$\displaystyle cosx + \frac{1}{cos^2x} - sinx - \frac{1}{sin^2x} = 0$
I can see one solution straight away ($\displaystyle \pi/4 + n\pi$), but I can't actually solve the equation.
I hate these kind of equations.
to solve this equation we'll use the following identities:
1. 1+(tan(x))^2 = 1/(cosx)^2
2. 1+(cot(x))^2 = 1/(sinx)^2
after applying them to the given equation we get:
(tan(x))^2 + cos(x) - sin(x) - (cot(x))^2 = 0
<=> [(sin(x))^4 - (cos(x))^4]/[(sin(x)*cos(x))^2] + cos(x) - sin(x) = 0
<=> (sin(x)^2 + cos(x)^2)*(sin(x)^2 - cos(x)^2) + (cos(x)^3)*(sin(x)^2) - (sin(x)^3)*(cos(x)^2) = 0
this equation holds only in those places where sin(2x)^2 doesn't vanish -> x != (pi/2) * k
<=> (sin(x) + cos(x))*(sin(x) - cos(x)) + (cos(x)^2)*(sin(x)^2)*[cos(x) - sin(x)] = 0
<=> (sin(x) - cos(x))*[sin(x) + cos(x) - (cos(x)^2)*(sin(x)^2)] = 0
sin(x) = cos(x)
as you've already mentioned one solution to the equation is pi/4 + pi*k...
What about the other root(s)?
What I'm really supposed to do is to show that the function is monotonic on the interval $\displaystyle ]0,\frac{\pi}{4}[$, so I thought this would be the easiest approach. I guess it wasn't.
EDIT: And the function is $\displaystyle sinx + cosx + tanx + cotx$
Are you allowed to use computer software?
If you do, you can use matlab to find the roots numerically (gradient descent, Newton's method, Picard's iterative process....) to show that the derivative has no roots in the interval [0, pi/4], and thus proving that the function is indeed monotonic (it is continues and well defined in this interval). Alternatively you can follow a more simple approach by defining a vector of sufficiently large resolution in the given interval and and defferentiating the function in this interval (diff), the indexes where the function is within some empirical range from 0 are the extrema points.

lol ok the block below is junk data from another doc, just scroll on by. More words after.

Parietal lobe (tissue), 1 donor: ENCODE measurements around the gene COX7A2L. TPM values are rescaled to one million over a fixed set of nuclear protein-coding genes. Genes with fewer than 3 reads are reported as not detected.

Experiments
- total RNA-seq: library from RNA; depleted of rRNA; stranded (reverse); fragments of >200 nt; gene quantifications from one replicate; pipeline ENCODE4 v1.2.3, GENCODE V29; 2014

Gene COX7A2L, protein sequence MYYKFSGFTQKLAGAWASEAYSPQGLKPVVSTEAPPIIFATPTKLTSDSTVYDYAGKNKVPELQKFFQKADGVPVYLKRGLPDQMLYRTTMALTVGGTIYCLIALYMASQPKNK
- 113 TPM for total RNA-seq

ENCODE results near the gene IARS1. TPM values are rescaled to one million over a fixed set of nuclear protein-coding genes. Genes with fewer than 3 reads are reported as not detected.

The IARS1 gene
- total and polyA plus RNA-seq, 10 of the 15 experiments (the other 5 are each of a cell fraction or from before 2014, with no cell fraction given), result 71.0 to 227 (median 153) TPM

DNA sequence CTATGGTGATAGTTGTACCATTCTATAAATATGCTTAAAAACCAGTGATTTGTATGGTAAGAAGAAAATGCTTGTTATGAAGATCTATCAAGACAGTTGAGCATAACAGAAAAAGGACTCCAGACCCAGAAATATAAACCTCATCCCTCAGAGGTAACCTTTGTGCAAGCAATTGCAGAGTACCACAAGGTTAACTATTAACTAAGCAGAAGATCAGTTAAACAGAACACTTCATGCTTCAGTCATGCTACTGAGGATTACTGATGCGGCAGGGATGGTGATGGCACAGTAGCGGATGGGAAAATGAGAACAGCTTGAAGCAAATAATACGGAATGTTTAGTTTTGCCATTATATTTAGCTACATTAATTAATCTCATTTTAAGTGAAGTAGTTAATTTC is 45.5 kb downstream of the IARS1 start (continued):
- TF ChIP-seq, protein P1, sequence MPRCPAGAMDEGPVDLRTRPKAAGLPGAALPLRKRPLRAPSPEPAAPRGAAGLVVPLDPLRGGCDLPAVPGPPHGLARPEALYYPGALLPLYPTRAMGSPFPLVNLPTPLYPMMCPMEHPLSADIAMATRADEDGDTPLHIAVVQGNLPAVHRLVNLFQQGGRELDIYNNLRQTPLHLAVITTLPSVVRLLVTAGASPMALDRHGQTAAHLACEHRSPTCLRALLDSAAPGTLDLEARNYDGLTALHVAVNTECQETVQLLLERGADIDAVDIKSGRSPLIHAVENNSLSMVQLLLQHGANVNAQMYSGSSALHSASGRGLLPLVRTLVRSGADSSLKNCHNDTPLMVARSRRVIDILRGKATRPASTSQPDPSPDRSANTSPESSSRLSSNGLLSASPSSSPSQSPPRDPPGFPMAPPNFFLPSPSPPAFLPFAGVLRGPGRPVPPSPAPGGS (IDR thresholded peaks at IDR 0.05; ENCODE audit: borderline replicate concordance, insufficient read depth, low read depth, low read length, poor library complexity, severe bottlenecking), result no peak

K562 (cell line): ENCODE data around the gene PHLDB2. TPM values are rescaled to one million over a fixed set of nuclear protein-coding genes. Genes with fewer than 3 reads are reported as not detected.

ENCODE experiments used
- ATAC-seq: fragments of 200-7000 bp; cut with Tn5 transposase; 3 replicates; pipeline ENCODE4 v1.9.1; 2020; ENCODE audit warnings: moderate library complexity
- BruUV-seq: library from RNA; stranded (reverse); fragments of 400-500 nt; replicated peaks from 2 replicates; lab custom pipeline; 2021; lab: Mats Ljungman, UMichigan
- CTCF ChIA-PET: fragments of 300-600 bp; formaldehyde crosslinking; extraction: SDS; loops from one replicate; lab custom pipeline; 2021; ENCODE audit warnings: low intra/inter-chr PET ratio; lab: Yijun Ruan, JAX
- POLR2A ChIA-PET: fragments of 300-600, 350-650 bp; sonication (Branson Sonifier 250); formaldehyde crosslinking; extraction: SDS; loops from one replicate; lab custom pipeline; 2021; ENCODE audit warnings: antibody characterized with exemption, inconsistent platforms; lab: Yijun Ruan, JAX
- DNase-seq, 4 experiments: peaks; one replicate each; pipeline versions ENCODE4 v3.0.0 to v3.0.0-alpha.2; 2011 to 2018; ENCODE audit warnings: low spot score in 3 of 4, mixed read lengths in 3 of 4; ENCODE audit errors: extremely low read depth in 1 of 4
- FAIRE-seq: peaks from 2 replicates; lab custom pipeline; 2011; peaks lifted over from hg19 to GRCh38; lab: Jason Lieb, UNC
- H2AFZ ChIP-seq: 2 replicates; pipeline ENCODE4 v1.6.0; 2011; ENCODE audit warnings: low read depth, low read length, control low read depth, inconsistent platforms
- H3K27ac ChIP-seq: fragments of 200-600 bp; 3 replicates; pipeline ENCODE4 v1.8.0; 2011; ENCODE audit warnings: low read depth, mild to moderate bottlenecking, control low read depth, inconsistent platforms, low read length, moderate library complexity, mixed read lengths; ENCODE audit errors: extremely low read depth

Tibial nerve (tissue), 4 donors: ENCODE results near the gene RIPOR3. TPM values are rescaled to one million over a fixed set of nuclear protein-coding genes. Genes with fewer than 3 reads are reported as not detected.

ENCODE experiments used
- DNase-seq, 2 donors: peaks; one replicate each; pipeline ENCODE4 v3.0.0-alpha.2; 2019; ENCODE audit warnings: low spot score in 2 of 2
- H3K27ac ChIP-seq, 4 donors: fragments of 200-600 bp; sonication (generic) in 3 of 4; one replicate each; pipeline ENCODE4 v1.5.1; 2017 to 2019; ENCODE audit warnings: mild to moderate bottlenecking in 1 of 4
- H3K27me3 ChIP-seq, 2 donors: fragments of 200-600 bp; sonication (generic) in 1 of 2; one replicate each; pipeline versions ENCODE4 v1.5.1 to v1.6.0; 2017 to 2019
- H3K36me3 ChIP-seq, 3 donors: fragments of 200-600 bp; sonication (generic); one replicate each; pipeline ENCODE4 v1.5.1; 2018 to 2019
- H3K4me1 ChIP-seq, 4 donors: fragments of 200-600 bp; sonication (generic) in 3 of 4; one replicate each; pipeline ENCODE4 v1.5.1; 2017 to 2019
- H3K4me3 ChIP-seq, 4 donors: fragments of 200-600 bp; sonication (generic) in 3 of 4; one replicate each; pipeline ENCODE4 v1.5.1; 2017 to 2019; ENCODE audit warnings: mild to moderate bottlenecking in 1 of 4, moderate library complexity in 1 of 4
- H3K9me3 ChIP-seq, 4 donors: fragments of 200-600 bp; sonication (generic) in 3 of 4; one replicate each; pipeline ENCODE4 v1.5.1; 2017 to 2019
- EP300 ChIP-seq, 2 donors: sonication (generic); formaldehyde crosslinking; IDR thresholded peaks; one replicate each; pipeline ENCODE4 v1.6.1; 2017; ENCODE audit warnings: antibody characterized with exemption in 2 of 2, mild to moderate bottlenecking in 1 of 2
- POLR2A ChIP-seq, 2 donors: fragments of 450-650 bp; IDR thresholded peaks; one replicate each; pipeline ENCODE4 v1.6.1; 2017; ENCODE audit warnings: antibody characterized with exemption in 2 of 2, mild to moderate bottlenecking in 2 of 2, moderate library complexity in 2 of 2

Let $\displaystyle X=\cos{x},\ Y=\sin{x}$. Then you need to solve the following pair of equations:
$\displaystyle \color{white}.\quad.$$\displaystyle X+\frac{1}{X^2}=Y+\frac{1}{Y^2}$
$\displaystyle \color{white}.\quad.$$\displaystyle X^2+Y^2=1$
By symmetry, $\displaystyle X=Y$.
Still, that's only one of the two solutions. How do I get the other (plot it and you'll see that there're two types of roots)?
Also, I'm not quite sure this is how I'm supposed to solve the original problem (showing that the function is monotonic on the specified interval). I think I'm supposed to use the Mean Value Theorem, but I can't really find any use for it if I don't know what the derivative is.